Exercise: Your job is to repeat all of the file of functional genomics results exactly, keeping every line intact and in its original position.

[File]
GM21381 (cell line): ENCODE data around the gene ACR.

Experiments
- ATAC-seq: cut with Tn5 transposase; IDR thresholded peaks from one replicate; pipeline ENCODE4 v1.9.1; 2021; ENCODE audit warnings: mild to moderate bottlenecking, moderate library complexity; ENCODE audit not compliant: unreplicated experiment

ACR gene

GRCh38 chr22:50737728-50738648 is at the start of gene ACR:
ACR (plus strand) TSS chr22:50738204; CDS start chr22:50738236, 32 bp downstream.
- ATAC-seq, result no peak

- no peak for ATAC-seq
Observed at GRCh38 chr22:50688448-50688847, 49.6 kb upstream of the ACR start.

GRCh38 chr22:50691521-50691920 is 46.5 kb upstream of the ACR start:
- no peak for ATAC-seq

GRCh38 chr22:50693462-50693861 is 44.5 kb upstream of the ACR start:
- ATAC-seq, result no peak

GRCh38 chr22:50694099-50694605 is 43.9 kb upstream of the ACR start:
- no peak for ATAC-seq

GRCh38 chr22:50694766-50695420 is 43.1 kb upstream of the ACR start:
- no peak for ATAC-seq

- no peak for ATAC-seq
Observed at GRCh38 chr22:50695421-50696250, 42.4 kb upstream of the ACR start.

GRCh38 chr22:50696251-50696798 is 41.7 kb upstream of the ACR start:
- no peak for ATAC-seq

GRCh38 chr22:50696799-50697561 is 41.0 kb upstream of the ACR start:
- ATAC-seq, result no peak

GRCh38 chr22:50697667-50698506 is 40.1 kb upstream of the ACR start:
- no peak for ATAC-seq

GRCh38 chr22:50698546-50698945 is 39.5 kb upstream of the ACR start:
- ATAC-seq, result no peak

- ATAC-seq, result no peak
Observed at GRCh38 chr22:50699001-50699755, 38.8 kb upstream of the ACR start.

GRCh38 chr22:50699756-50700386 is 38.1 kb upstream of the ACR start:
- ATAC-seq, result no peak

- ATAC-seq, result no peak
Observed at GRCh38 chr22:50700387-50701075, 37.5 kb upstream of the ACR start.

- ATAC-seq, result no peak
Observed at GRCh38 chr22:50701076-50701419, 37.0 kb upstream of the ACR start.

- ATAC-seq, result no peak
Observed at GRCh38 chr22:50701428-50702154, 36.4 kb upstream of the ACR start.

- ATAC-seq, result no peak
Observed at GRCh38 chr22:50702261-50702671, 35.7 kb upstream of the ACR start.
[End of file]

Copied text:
GM21381 (cell line): ENCODE data around the gene ACR.

Experiments
- ATAC-seq: cut with Tn5 transposase; IDR thresholded peaks from one replicate; pipeline ENCODE4 v1.9.1; 2021; ENCODE audit warnings: mild to moderate bottlenecking, moderate library complexity; ENCODE audit not compliant: unreplicated experiment

ACR gene

GRCh38 chr22:50737728-50738648 is at the start of gene ACR:
ACR (plus strand) TSS chr22:50738204; CDS start chr22:50738236, 32 bp downstream.
- ATAC-seq, result no peak

- no peak for ATAC-seq
Observed at GRCh38 chr22:50688448-50688847, 49.6 kb upstream of the ACR start.

GRCh38 chr22:50691521-50691920 is 46.5 kb upstream of the ACR start:
- no peak for ATAC-seq

GRCh38 chr22:50693462-50693861 is 44.5 kb upstream of the ACR start:
- ATAC-seq, result no peak

GRCh38 chr22:50694099-50694605 is 43.9 kb upstream of the ACR start:
- no peak for ATAC-seq

GRCh38 chr22:50694766-50695420 is 43.1 kb upstream of the ACR start:
- no peak for ATAC-seq

- no peak for ATAC-seq
Observed at GRCh38 chr22:50695421-50696250, 42.4 kb upstream of the ACR start.

GRCh38 chr22:50696251-50696798 is 41.7 kb upstream of the ACR start:
- no peak for ATAC-seq

GRCh38 chr22:50696799-50697561 is 41.0 kb upstream of the ACR start:
- ATAC-seq, result no peak

GRCh38 chr22:50697667-50698506 is 40.1 kb upstream of the ACR start:
- no peak for ATAC-seq

GRCh38 chr22:50698546-50698945 is 39.5 kb upstream of the ACR start:
- ATAC-seq, result no peak

- ATAC-seq, result no peak
Observed at GRCh38 chr22:50699001-50699755, 38.8 kb upstream of the ACR start.

GRCh38 chr22:50699756-50700386 is 38.1 kb upstream of the ACR start:
- ATAC-seq, result no peak

- ATAC-seq, result no peak
Observed at GRCh38 chr22:50700387-50701075, 37.5 kb upstream of the ACR start.

- ATAC-seq, result no peak
Observed at GRCh38 chr22:50701076-50701419, 37.0 kb upstream of the ACR start.

- ATAC-seq, result no peak
Observed at GRCh38 chr22:50701428-50702154, 36.4 kb upstream of the ACR start.

- ATAC-seq, result no peak
Observed at GRCh38 chr22:50702261-50702671, 35.7 kb upstream of the ACR start.